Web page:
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This Is Not 2008: U.S. Federal Banking Regulators Respond to COVID-19

March 20, 2020

Unlike the financial crisis of 2008, when dislocations in the capital markets were at the root of the credit crunch and ensuing economic instability, the current market upheaval is healthcare driven. This has a profound impact on how effectively U.S. federal banking regulators can assist in mitigating the effects of COVID-19. The central issue is how quickly banks can provide their business customers with the necessary assistance to help customers continue business operations.

The primary U.S. federal banking regulators— the Office of the Comptroller of the Currency, the Board of Governors of the Federal Reserve System, and the Federal Deposit Insurance Corporation —have provided banks with preliminary guidance on how to assist businesses with credit facilities who are experiencing financial hardship as a direct result of the COVID-19 outbreak.

Since 2008, U.S. banks have substantially increased their levels of capital and liquidity in excess of regulatory mandated minimums. While federal banking regulators expect that banks will continue to manage their capital actions and liquidity risk prudently, they are encouraging banks to be flexible when confronted with credit requests that are related to COVID-19.

In a recently released joint statement, the regulators said that the “capital and liquidity buffers were designed to provide banking organizations with the means to support the economy in adverse situations and allow banking organizations to continue to serve households and businesses. The agencies support banking organizations that choose to use their capital and liquidity buffers to lend and undertake other supportive actions in a safe and sound manner.”

More specifically, the OCC recently set out distinct areas where federally regulated banks, including community banks, can respond to customers with greater flexibility than would otherwise be the case. Actions taken by banks based on borrower requests such as payment accommodations, allowing borrowers to defer or skip some payments, extending the payment due date, engaging in more significant troubled debt restructurings and other remedies designed to ease cash flow pressures on affected borrowers are all to be evaluated on a case-by-case basis and are to be consistent with prudent banking practices, but with an eye to assist borrowers in acute financial distress.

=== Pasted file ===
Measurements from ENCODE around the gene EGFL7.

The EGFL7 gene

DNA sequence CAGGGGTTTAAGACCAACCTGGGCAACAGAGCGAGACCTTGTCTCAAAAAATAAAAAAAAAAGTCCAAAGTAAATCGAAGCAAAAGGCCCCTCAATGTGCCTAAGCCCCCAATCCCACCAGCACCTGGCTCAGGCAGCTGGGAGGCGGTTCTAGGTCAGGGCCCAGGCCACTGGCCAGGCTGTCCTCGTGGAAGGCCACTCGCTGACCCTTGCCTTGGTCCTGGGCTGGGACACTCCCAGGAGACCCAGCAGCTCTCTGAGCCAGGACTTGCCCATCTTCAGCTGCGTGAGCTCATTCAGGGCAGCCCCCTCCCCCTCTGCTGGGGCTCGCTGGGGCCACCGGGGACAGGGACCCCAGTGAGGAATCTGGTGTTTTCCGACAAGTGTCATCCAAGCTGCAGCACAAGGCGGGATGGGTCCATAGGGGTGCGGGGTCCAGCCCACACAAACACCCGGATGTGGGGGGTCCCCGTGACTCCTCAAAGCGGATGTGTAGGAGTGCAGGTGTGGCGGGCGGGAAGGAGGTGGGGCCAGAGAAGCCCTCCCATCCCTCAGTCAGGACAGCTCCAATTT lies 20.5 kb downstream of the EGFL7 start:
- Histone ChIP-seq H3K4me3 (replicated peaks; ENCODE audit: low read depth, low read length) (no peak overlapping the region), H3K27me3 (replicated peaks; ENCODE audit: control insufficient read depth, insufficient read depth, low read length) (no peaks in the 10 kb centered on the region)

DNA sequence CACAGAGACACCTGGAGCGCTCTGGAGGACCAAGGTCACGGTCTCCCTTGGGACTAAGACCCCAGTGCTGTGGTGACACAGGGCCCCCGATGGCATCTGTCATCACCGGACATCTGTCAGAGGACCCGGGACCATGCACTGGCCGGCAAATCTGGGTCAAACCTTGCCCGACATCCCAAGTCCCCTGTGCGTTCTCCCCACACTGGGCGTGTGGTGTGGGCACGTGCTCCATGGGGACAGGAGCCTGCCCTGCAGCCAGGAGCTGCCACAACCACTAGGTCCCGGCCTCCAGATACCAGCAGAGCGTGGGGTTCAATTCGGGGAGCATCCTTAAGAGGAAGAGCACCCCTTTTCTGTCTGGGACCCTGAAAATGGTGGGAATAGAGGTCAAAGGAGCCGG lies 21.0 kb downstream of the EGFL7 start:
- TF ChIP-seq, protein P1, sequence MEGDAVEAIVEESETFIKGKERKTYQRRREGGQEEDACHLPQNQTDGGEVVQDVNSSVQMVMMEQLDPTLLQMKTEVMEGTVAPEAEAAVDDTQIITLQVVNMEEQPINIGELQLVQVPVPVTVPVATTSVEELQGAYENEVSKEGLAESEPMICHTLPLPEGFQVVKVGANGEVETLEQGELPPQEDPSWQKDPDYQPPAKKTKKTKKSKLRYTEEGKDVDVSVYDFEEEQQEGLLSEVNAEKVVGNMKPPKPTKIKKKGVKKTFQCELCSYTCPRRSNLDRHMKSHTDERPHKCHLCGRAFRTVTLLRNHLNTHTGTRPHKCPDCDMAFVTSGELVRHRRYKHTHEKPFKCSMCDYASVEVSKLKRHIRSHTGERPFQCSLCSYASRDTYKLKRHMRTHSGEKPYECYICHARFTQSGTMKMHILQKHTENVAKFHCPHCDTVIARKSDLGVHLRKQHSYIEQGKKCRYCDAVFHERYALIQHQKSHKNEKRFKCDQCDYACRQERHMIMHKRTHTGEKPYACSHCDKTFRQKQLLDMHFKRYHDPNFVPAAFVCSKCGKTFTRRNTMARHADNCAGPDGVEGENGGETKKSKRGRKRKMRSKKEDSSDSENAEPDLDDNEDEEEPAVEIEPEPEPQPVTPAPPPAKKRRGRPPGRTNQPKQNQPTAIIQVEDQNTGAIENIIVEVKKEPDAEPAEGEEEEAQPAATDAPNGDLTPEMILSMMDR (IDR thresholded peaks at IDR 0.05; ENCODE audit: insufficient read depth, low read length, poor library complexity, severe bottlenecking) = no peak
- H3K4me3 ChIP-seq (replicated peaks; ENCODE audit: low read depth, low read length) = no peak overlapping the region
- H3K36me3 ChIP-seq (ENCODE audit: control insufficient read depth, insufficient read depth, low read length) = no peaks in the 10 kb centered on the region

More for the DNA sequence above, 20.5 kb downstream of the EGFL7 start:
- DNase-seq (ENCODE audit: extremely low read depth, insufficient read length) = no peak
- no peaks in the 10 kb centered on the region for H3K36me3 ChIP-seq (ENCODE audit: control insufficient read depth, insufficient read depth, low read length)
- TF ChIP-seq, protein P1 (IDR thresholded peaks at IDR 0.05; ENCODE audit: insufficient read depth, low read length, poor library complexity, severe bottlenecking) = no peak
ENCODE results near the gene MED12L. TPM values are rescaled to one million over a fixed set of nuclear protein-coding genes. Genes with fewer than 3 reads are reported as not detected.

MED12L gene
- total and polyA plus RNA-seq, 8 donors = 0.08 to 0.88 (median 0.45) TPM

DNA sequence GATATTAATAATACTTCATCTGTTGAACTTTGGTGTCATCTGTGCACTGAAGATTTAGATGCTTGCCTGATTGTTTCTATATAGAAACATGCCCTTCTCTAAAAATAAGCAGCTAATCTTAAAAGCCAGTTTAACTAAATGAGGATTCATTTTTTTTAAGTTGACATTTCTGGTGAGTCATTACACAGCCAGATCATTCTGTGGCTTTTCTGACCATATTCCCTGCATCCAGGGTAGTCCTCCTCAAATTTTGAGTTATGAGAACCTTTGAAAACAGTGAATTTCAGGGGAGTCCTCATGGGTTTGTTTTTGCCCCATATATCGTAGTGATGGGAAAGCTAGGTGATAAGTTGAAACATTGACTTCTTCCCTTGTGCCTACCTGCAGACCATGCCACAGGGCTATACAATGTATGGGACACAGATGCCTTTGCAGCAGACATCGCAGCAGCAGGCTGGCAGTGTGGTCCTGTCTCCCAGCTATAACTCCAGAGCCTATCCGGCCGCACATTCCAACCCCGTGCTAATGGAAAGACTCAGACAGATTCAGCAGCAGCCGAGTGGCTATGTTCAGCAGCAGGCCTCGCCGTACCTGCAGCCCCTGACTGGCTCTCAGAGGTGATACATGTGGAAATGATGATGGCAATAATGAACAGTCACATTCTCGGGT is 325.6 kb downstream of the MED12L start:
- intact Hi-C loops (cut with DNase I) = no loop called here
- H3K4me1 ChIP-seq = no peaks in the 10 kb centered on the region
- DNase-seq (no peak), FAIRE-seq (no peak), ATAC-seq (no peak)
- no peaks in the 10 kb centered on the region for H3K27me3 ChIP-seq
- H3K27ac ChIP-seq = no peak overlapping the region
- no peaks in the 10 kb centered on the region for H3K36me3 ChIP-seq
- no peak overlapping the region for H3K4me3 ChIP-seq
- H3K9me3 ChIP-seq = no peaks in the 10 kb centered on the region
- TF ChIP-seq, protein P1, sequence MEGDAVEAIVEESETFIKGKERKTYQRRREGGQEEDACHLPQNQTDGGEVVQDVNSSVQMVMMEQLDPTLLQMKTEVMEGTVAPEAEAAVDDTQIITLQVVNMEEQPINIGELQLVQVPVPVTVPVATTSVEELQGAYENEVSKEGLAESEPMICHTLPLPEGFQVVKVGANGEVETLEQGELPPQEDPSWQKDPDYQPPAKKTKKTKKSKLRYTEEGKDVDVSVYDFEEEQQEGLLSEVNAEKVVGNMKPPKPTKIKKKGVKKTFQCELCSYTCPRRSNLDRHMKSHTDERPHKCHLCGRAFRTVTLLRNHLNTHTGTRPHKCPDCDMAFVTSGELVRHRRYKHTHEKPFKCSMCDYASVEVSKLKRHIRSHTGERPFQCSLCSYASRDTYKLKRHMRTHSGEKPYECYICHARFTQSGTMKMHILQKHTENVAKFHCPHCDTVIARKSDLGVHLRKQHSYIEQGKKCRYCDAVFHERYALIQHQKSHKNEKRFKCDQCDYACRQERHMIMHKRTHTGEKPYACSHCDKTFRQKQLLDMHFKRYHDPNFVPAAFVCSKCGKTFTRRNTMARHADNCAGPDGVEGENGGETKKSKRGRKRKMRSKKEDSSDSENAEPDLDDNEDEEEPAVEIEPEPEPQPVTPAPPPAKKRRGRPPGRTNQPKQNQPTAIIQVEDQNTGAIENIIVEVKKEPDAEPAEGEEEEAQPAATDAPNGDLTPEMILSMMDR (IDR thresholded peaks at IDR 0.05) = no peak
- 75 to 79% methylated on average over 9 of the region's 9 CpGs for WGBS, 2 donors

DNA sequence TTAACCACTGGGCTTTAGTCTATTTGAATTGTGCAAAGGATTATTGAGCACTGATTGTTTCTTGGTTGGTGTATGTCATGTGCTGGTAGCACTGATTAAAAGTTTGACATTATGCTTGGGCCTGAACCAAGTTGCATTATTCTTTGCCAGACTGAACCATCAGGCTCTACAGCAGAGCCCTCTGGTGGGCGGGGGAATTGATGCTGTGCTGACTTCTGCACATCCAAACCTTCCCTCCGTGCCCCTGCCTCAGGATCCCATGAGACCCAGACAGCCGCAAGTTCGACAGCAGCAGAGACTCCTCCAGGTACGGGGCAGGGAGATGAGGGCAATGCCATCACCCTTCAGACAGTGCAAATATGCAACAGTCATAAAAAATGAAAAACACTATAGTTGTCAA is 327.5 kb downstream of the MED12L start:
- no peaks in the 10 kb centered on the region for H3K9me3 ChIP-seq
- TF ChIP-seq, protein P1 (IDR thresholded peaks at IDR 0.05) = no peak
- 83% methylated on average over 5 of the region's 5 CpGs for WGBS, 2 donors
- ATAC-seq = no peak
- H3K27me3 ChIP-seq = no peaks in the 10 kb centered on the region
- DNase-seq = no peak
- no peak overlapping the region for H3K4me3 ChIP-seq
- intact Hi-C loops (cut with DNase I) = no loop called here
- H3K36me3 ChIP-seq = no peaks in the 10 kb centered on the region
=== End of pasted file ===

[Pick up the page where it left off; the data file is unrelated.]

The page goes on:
The regulators have stated they will support and generally not criticize efforts to mitigate the financial strain on customers, provided that such efforts are conducted in a safe and sound manner. To provide further flexibility, regulators have reiterated their longstanding practice to take into account unusual circumstances when reviewing a bank’s financial condition, particularly in those instances where the expectation of an increase in the levels of nonperforming loans rises as a result of external circumstances.

Banks are already inundated with calls from businesses and individual customers who are experiencing the initial wave of financial distress. The flow of requests will not abate in the near future. While taking care of family and employees is of primary concern, the financial health of a business is also high on the list of priorities in these unprecedented times. Taking stock of current loan facilities to determine if there might be an impending payment or covenant compliance issue, or if an increase in a line of credit limit will help bridge a cash shortfall, are all considerations that should be discussed with your banker, your financial professional, and your legal counsel at the earliest possible time. If help is needed, addressing financial issues now is the most prudent course of action. The FDIC has collected numerous communications and has created an FAQ page with COVID-19 information for banking customers on its website at

Should you need to review or develop a plan addressing current or potential issues related to your existing credit facility, the Crowell & Moring Commercial Finance, Lending and Financial Restructuring team is available to assist with ensuring your financial stability during the COVID-19 crisis.

For more information, please contact the professional(s) listed below, or your regular Crowell & Moring contact.

Scott Lessne
Senior Counsel – Washington, D.C.
Phone: +1.202.624.2597
Monique D. Almy
Partner – Washington, D.C.
Phone: +1.202.624.2935